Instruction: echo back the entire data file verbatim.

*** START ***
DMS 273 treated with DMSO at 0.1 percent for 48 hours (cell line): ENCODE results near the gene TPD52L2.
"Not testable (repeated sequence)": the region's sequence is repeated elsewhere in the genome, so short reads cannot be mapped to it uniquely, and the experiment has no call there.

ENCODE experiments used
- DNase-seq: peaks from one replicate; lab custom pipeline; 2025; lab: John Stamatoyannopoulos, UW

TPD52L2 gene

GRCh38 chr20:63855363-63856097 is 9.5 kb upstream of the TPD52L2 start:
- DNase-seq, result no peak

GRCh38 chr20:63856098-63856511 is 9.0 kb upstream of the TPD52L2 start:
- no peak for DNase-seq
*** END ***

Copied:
DMS 273 treated with DMSO at 0.1 percent for 48 hours (cell line): ENCODE results near the gene TPD52L2.
"Not testable (repeated sequence)": the region's sequence is repeated elsewhere in the genome, so short reads cannot be mapped to it uniquely, and the experiment has no call there.

ENCODE experiments used
- DNase-seq: peaks from one replicate; lab custom pipeline; 2025; lab: John Stamatoyannopoulos, UW

TPD52L2 gene

GRCh38 chr20:63855363-63856097 is 9.5 kb upstream of the TPD52L2 start:
- DNase-seq, result no peak

GRCh38 chr20:63856098-63856511 is 9.0 kb upstream of the TPD52L2 start:
- no peak for DNase-seq